Abstract

Aerosols interact with optical radiation in a complicated way, but in a way that can be described through the methods of electromagnetic theory. By applying constrained linear inversion methods one can recover an estimate for the size spectrum of aerosols in the micron and submicron size range from measured optical data. The amount of information that can be secured is increased by combining measurements of spectral extinction with measurements of optical scattering. From the combined measurements one can obtain about seven pieces of information about the particle size spectrum, provided optical parameters are measured to 2.5% accuracy. The application of linear constrained inversion on simulated noise-degraded data successfully recovers major features, such as the presence of modes, in the aerosol size distribution function.

© 1979 Optical Society of America

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References

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  1. S. Twomey, J. Franklin Inst. 279, 2 (1965).
    [CrossRef]
  2. S. Twomey, Introduction to the Mathematics of Inversion in Remote Sensing and Indirect Measurements (Elsevier, New York, 1977).
  3. J. V. Dave, Appl. Opt. 10, 2035 (1971).
    [CrossRef] [PubMed]
  4. G. Yamamoto, M. Tanaka, Appl. Opt. 8, 447 (1969).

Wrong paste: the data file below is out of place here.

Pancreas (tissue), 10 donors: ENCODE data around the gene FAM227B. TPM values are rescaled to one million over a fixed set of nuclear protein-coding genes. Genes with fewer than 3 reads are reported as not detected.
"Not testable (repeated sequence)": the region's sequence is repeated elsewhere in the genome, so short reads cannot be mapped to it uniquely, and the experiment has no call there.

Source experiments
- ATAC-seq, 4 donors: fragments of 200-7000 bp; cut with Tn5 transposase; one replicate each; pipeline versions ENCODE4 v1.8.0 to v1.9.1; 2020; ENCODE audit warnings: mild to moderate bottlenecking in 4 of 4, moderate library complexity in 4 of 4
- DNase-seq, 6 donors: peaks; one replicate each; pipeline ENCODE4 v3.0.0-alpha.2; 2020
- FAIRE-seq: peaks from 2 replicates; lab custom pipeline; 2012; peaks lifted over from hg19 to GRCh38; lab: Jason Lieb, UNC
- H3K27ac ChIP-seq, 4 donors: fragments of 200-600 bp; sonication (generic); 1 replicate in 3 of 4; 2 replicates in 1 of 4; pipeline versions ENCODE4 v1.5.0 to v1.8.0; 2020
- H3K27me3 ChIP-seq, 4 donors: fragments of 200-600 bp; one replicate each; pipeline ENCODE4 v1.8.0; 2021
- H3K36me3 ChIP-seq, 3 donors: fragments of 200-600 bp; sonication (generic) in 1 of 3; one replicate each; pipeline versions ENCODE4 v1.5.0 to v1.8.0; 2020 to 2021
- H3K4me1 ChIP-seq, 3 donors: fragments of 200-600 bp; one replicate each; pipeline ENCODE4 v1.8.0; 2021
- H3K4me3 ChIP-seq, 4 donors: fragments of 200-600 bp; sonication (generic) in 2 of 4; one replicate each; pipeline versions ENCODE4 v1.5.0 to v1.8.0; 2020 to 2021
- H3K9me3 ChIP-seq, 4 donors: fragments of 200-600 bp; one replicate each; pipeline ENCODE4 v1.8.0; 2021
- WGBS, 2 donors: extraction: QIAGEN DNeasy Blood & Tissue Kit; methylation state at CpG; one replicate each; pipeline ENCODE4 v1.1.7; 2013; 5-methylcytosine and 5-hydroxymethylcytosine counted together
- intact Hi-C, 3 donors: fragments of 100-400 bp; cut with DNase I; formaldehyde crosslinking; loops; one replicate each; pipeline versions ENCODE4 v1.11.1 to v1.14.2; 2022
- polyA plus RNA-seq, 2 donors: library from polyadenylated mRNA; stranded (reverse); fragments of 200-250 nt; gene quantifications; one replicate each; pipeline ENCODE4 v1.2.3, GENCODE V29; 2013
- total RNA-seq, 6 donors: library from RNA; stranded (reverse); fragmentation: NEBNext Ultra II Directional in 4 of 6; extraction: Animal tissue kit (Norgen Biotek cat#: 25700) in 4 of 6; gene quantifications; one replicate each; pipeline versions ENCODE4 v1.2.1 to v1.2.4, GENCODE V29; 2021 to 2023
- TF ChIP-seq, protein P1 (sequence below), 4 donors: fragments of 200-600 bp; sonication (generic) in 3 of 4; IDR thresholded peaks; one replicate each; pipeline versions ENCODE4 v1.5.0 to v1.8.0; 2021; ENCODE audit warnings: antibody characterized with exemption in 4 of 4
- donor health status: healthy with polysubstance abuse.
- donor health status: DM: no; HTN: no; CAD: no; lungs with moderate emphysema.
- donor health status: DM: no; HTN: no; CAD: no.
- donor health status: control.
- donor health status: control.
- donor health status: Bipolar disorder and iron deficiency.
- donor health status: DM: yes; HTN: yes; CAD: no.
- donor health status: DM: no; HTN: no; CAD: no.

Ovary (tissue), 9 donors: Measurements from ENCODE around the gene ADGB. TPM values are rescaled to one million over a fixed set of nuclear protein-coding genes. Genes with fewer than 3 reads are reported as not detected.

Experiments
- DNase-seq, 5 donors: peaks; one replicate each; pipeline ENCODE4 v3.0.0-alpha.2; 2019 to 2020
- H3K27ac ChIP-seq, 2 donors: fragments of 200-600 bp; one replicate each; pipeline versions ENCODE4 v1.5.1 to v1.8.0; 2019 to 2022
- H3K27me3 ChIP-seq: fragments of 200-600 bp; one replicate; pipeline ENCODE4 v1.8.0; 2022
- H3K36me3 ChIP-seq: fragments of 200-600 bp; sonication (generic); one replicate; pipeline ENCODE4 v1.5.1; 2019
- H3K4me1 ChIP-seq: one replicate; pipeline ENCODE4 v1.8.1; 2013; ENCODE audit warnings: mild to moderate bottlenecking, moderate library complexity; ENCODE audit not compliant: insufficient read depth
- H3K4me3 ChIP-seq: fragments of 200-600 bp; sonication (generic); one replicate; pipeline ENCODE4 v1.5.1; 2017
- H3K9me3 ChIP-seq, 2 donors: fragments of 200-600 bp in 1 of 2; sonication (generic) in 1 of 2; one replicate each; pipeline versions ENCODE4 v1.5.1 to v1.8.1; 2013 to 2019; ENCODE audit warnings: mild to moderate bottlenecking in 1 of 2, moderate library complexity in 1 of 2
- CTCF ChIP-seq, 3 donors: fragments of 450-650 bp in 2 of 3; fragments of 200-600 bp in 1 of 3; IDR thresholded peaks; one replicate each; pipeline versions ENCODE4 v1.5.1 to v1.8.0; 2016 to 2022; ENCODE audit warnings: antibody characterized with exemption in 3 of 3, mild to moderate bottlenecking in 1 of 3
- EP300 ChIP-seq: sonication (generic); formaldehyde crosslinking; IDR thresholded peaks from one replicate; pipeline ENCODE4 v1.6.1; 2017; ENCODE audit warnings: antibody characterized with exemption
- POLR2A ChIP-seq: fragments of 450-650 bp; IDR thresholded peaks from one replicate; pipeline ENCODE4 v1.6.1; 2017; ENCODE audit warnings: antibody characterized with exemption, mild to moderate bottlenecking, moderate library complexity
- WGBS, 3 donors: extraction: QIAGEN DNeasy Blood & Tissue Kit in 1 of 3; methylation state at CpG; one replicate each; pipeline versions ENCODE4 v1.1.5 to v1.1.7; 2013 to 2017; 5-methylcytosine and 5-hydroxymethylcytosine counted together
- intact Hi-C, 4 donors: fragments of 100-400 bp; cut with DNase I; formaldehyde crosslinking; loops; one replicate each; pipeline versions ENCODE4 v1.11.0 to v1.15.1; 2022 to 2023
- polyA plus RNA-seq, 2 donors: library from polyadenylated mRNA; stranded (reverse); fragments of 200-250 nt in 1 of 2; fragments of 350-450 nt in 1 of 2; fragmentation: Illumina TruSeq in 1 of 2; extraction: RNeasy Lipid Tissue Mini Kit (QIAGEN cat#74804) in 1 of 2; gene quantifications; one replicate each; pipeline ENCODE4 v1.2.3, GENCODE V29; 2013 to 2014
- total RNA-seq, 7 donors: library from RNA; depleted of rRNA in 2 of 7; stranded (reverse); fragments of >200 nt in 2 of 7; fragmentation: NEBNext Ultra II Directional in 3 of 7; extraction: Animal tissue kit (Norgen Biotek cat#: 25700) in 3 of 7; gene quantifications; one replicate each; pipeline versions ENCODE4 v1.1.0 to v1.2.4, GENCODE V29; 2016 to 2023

[CrossRef] [PubMed]
  5. D. Deirmendjian, Electromagnetic Scattering on Spherical Polydispersions (Elsevier, New York, 1969), Chap. 3.
  6. H. C. van de Hulst, Light Scattering by Small Particles (Wiley, New York, 1957).
  7. C. E. Junge, “Air Chemistry and Radioactivity,” in International Geophysics Series, J. V. Mieghem, Ed. (Academic, New York, 1963).
  8. J. V. Dave, “Subroutines for Computing the Parameters of the Electromagnetic Radiation Scattered by a Sphere,” IBM Report 320–3237 (IBM Scientific Center, Palo Alto, Calif., 1968).
  9. S. Twomey, H. Howell, Appl. Opt. 6, 2125 (1969).
    [CrossRef]

1971 (1)

1969 (2)

1965 (1)

S. Twomey, J. Franklin Inst. 279, 2 (1965).
[CrossRef]

Dave, J. V.

J. V. Dave, Appl. Opt. 10, 2035 (1971).
[CrossRef] [PubMed]

J. V. Dave, “Subroutines for Computing the Parameters of the Electromagnetic Radiation Scattered by a Sphere,” IBM Report 320–3237 (IBM Scientific Center, Palo Alto, Calif., 1968).

Deirmendjian, D.

D. Deirmendjian, Electromagnetic Scattering on Spherical Polydispersions (Elsevier, New York, 1969), Chap. 3.

Howell, H.

Junge, C. E.

C. E. Junge, “Air Chemistry and Radioactivity,” in International Geophysics Series, J. V. Mieghem, Ed. (Academic, New York, 1963).

Tanaka, M.

Twomey, S.

S. Twomey, H. Howell, Appl. Opt. 6, 2125 (1969).
[CrossRef]

S. Twomey, J. Franklin Inst. 279, 2 (1965).
[CrossRef]

S. Twomey, Introduction to the Mathematics of Inversion in Remote Sensing and Indirect Measurements (Elsevier, New York, 1977).

van de Hulst, H. C.

H. C. van de Hulst, Light Scattering by Small Particles (Wiley, New York, 1957).

Yamamoto, G.

Appl. Opt. (3)

J. Franklin Inst. (1)

S. Twomey, J. Franklin Inst. 279, 2 (1965).
[CrossRef]

Other (5)

S. Twomey, Introduction to the Mathematics of Inversion in Remote Sensing and Indirect Measurements (Elsevier, New York, 1977).